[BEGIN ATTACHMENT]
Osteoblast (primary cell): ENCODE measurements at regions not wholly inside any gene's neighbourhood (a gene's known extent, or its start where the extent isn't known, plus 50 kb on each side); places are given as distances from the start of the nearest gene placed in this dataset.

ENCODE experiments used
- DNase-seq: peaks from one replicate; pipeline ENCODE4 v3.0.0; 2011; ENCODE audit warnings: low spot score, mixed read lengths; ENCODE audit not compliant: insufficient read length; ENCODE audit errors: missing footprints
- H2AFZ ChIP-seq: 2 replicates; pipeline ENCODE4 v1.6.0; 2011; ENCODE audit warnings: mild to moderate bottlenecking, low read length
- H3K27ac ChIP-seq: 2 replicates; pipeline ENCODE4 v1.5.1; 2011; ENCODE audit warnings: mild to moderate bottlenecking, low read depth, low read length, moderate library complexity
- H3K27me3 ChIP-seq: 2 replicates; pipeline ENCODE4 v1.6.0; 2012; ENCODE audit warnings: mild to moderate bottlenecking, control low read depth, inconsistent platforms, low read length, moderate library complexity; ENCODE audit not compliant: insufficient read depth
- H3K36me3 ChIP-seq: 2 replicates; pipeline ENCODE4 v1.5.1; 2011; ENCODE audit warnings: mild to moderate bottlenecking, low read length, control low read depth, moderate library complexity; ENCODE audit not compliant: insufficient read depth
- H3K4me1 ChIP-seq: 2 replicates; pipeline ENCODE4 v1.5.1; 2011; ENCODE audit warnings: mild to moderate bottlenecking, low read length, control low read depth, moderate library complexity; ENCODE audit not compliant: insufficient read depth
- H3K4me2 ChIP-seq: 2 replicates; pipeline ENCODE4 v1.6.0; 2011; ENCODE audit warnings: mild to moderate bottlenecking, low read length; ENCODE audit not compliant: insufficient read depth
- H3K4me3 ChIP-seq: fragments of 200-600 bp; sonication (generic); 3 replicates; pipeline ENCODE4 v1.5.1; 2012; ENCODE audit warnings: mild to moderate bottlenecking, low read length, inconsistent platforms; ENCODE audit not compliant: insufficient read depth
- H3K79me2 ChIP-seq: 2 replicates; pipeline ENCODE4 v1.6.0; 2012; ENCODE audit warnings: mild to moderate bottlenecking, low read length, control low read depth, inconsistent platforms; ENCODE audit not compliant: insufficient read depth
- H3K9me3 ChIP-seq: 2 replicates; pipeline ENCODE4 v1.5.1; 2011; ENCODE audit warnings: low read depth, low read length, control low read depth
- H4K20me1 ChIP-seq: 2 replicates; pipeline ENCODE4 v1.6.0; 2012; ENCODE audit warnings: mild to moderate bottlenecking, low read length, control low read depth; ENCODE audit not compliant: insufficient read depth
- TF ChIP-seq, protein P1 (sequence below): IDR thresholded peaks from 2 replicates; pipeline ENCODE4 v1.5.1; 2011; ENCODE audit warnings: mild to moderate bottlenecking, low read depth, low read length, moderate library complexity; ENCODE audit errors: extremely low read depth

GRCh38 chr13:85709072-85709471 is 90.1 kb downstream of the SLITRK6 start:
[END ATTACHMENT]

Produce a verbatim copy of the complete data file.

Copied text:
Osteoblast (primary cell): ENCODE measurements at regions not wholly inside any gene's neighbourhood (a gene's known extent, or its start where the extent isn't known, plus 50 kb on each side); places are given as distances from the start of the nearest gene placed in this dataset.

ENCODE experiments used
- DNase-seq: peaks from one replicate; pipeline ENCODE4 v3.0.0; 2011; ENCODE audit warnings: low spot score, mixed read lengths; ENCODE audit not compliant: insufficient read length; ENCODE audit errors: missing footprints
- H2AFZ ChIP-seq: 2 replicates; pipeline ENCODE4 v1.6.0; 2011; ENCODE audit warnings: mild to moderate bottlenecking, low read length
- H3K27ac ChIP-seq: 2 replicates; pipeline ENCODE4 v1.5.1; 2011; ENCODE audit warnings: mild to moderate bottlenecking, low read depth, low read length, moderate library complexity
- H3K27me3 ChIP-seq: 2 replicates; pipeline ENCODE4 v1.6.0; 2012; ENCODE audit warnings: mild to moderate bottlenecking, control low read depth, inconsistent platforms, low read length, moderate library complexity; ENCODE audit not compliant: insufficient read depth
- H3K36me3 ChIP-seq: 2 replicates; pipeline ENCODE4 v1.5.1; 2011; ENCODE audit warnings: mild to moderate bottlenecking, low read length, control low read depth, moderate library complexity; ENCODE audit not compliant: insufficient read depth
- H3K4me1 ChIP-seq: 2 replicates; pipeline ENCODE4 v1.5.1; 2011; ENCODE audit warnings: mild to moderate bottlenecking, low read length, control low read depth, moderate library complexity; ENCODE audit not compliant: insufficient read depth
- H3K4me2 ChIP-seq: 2 replicates; pipeline ENCODE4 v1.6.0; 2011; ENCODE audit warnings: mild to moderate bottlenecking, low read length; ENCODE audit not compliant: insufficient read depth
- H3K4me3 ChIP-seq: fragments of 200-600 bp; sonication (generic); 3 replicates; pipeline ENCODE4 v1.5.1; 2012; ENCODE audit warnings: mild to moderate bottlenecking, low read length, inconsistent platforms; ENCODE audit not compliant: insufficient read depth
- H3K79me2 ChIP-seq: 2 replicates; pipeline ENCODE4 v1.6.0; 2012; ENCODE audit warnings: mild to moderate bottlenecking, low read length, control low read depth, inconsistent platforms; ENCODE audit not compliant: insufficient read depth
- H3K9me3 ChIP-seq: 2 replicates; pipeline ENCODE4 v1.5.1; 2011; ENCODE audit warnings: low read depth, low read length, control low read depth
- H4K20me1 ChIP-seq: 2 replicates; pipeline ENCODE4 v1.6.0; 2012; ENCODE audit warnings: mild to moderate bottlenecking, low read length, control low read depth; ENCODE audit not compliant: insufficient read depth
- TF ChIP-seq, protein P1 (sequence below): IDR thresholded peaks from 2 replicates; pipeline ENCODE4 v1.5.1; 2011; ENCODE audit warnings: mild to moderate bottlenecking, low read depth, low read length, moderate library complexity; ENCODE audit errors: extremely low read depth

GRCh38 chr13:85709072-85709471 is 90.1 kb downstream of the SLITRK6 start: